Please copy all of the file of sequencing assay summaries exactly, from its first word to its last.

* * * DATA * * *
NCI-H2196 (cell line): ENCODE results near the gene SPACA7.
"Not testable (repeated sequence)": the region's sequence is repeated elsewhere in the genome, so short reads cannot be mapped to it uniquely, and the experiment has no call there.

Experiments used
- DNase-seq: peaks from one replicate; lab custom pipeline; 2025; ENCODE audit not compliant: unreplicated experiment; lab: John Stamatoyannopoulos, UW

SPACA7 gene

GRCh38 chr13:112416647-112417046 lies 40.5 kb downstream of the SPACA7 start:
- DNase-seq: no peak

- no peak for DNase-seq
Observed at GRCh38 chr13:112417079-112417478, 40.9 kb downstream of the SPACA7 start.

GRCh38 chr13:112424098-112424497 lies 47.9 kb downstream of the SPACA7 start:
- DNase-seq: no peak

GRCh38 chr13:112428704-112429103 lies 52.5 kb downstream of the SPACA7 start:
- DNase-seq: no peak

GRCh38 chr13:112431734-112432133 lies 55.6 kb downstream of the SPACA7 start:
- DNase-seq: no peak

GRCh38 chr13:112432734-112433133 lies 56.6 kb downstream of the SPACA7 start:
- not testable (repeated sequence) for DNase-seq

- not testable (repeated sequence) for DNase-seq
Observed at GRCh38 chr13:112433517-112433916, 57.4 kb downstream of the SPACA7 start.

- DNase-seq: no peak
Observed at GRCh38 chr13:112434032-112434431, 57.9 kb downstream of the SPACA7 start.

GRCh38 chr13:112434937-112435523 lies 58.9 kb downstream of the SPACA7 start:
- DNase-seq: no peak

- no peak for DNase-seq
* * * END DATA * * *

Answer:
NCI-H2196 (cell line): ENCODE results near the gene SPACA7.
"Not testable (repeated sequence)": the region's sequence is repeated elsewhere in the genome, so short reads cannot be mapped to it uniquely, and the experiment has no call there.

Experiments used
- DNase-seq: peaks from one replicate; lab custom pipeline; 2025; ENCODE audit not compliant: unreplicated experiment; lab: John Stamatoyannopoulos, UW

SPACA7 gene

GRCh38 chr13:112416647-112417046 lies 40.5 kb downstream of the SPACA7 start:
- DNase-seq: no peak

- no peak for DNase-seq
Observed at GRCh38 chr13:112417079-112417478, 40.9 kb downstream of the SPACA7 start.

GRCh38 chr13:112424098-112424497 lies 47.9 kb downstream of the SPACA7 start:
- DNase-seq: no peak

GRCh38 chr13:112428704-112429103 lies 52.5 kb downstream of the SPACA7 start:
- DNase-seq: no peak

GRCh38 chr13:112431734-112432133 lies 55.6 kb downstream of the SPACA7 start:
- DNase-seq: no peak

GRCh38 chr13:112432734-112433133 lies 56.6 kb downstream of the SPACA7 start:
- not testable (repeated sequence) for DNase-seq

- not testable (repeated sequence) for DNase-seq
Observed at GRCh38 chr13:112433517-112433916, 57.4 kb downstream of the SPACA7 start.

- DNase-seq: no peak
Observed at GRCh38 chr13:112434032-112434431, 57.9 kb downstream of the SPACA7 start.

GRCh38 chr13:112434937-112435523 lies 58.9 kb downstream of the SPACA7 start:
- DNase-seq: no peak

- no peak for DNase-seq